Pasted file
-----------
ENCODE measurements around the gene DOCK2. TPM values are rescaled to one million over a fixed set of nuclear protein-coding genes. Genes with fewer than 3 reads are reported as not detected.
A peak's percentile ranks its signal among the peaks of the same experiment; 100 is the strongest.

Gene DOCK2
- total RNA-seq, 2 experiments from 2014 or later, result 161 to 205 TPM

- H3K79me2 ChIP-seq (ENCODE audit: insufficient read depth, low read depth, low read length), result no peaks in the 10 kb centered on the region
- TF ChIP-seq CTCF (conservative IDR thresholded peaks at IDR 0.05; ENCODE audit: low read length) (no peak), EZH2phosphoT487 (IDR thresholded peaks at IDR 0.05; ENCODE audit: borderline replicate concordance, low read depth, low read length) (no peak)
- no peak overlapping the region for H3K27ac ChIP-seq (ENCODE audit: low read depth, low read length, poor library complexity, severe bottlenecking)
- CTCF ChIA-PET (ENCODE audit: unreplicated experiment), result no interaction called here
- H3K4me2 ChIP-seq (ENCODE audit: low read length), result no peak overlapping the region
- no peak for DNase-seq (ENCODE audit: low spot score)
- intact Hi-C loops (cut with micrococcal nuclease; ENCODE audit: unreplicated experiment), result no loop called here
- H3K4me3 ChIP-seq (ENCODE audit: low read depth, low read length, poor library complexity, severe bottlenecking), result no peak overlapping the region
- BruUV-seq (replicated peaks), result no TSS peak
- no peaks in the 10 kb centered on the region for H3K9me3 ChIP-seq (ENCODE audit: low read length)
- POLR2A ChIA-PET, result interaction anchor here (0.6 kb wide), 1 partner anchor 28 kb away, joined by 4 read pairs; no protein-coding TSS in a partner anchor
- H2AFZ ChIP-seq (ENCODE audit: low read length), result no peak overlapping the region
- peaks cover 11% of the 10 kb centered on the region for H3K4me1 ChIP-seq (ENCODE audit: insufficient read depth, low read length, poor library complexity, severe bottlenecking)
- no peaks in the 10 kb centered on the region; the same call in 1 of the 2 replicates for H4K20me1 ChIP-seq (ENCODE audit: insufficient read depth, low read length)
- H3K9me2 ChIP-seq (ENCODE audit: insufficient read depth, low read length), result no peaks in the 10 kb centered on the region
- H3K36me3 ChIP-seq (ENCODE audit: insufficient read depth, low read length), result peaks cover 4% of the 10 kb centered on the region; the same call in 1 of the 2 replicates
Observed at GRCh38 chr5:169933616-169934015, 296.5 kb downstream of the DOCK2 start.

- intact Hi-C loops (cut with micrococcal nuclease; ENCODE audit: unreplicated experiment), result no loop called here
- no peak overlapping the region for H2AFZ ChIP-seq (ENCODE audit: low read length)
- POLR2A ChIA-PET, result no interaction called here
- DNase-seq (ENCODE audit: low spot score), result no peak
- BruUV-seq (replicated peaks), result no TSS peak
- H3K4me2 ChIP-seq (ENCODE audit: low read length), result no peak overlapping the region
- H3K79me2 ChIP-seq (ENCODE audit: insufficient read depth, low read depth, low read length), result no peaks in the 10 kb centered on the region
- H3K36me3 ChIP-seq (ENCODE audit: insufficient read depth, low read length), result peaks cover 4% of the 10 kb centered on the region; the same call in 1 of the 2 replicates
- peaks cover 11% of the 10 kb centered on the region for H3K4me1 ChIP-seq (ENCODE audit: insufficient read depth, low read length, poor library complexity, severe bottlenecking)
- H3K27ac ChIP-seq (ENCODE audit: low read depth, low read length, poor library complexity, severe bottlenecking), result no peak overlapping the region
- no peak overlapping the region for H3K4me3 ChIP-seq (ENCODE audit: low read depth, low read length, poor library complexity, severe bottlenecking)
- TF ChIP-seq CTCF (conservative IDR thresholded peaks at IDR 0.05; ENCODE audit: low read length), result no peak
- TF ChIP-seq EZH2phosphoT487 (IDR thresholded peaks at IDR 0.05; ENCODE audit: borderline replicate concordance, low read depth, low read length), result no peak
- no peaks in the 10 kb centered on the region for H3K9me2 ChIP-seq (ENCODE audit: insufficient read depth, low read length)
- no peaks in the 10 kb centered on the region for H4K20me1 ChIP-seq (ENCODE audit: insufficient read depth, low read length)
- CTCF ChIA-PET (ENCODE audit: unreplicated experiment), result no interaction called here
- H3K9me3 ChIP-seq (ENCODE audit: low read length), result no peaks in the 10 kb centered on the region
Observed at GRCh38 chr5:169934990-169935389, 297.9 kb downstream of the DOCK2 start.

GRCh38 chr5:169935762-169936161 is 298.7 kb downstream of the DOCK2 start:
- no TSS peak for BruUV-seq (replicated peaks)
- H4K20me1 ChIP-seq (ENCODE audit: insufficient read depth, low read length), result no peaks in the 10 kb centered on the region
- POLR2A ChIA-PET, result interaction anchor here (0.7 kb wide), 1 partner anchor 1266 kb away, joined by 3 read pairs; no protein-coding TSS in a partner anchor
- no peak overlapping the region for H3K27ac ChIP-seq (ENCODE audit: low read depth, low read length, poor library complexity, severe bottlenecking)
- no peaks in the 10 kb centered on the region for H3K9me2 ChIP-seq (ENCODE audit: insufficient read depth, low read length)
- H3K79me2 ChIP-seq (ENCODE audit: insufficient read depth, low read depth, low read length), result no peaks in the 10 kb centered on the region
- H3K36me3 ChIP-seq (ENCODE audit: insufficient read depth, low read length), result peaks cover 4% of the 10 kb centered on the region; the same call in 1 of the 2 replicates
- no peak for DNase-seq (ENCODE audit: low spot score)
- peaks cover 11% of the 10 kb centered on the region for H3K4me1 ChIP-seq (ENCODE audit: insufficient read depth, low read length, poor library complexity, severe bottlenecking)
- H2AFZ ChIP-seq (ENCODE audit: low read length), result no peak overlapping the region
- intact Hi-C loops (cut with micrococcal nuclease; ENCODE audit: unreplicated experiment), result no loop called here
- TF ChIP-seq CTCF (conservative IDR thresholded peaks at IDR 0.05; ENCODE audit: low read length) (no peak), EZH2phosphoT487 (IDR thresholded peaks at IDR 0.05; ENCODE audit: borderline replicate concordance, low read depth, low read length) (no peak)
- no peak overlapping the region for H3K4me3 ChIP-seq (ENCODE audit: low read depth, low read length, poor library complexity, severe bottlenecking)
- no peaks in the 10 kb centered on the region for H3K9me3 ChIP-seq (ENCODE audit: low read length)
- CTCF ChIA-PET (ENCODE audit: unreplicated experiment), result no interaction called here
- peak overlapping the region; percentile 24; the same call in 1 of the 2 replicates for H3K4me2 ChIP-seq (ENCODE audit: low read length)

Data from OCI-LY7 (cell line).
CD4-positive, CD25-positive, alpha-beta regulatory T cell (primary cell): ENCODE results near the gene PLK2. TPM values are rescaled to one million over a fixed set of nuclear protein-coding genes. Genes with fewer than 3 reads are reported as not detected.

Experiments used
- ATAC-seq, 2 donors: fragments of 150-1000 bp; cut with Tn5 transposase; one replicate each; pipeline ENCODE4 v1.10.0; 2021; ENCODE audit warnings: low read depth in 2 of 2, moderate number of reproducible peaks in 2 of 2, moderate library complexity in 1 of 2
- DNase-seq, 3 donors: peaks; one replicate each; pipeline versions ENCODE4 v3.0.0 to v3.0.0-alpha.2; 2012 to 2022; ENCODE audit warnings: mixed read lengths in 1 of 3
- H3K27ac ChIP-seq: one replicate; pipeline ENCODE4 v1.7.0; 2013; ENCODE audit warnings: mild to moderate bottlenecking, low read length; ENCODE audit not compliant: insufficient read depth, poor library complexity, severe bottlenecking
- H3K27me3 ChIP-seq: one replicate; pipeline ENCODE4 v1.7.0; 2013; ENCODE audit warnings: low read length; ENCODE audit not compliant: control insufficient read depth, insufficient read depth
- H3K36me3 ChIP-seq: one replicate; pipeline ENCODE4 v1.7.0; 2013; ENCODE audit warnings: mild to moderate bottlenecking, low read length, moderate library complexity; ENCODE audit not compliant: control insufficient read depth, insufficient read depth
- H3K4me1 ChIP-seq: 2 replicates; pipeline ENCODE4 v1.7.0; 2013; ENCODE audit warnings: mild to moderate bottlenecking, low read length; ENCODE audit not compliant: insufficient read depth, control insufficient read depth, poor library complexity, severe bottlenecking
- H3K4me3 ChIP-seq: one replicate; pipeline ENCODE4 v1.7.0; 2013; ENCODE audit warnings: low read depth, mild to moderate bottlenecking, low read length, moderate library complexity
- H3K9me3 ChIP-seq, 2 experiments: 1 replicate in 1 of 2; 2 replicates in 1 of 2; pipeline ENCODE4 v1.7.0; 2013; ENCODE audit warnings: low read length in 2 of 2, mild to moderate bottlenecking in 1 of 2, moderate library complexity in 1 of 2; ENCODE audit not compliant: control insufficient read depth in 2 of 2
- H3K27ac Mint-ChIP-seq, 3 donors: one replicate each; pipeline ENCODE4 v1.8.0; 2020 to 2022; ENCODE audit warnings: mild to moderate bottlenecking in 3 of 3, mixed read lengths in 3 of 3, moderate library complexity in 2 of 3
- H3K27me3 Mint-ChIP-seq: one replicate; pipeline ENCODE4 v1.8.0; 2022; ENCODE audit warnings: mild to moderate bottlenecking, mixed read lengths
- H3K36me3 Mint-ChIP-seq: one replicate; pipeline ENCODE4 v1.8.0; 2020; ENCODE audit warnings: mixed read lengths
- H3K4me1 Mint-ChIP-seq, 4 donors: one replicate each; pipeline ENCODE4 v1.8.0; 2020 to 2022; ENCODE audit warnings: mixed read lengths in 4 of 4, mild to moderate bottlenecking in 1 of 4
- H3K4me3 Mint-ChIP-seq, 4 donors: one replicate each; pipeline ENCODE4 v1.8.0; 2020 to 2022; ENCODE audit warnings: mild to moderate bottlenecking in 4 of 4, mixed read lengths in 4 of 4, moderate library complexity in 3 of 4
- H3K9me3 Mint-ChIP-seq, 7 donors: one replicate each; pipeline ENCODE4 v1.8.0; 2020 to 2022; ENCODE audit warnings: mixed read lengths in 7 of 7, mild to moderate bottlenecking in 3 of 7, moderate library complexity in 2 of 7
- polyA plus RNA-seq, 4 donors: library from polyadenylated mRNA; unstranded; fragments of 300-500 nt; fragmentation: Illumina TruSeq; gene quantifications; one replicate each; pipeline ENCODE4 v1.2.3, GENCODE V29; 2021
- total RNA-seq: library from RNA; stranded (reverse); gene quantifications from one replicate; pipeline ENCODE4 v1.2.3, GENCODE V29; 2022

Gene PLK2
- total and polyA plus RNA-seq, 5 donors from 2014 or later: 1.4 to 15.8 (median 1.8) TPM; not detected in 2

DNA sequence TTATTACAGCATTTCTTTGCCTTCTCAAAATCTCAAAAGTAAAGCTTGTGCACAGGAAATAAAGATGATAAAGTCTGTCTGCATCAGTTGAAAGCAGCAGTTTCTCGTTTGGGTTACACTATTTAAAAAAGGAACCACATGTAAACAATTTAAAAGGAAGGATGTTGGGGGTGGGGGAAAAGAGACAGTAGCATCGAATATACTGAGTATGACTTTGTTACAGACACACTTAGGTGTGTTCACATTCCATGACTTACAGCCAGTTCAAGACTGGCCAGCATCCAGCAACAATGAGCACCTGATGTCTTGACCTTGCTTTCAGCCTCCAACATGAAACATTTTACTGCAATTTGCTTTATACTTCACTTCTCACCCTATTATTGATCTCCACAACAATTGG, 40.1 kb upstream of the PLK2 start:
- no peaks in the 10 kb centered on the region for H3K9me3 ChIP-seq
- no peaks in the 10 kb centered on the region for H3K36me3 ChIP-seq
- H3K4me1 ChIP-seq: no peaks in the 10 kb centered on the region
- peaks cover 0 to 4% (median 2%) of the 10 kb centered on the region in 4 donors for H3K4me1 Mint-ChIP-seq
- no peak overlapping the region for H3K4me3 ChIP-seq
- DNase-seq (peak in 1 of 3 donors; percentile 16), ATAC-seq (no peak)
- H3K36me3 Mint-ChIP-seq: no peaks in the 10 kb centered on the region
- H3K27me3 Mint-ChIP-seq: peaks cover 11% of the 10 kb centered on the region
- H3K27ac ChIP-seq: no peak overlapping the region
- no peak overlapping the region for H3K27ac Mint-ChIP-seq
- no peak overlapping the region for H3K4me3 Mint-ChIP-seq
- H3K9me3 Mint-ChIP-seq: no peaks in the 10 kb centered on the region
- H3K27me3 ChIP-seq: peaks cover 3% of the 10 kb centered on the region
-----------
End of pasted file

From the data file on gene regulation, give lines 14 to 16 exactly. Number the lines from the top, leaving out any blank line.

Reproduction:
- no peaks in the 10 kb centered on the region for H3K9me3 ChIP-seq (ENCODE audit: low read length)
- POLR2A ChIA-PET, result interaction anchor here (0.6 kb wide), 1 partner anchor 28 kb away, joined by 4 read pairs; no protein-coding TSS in a partner anchor
- H2AFZ ChIP-seq (ENCODE audit: low read length), result no peak overlapping the region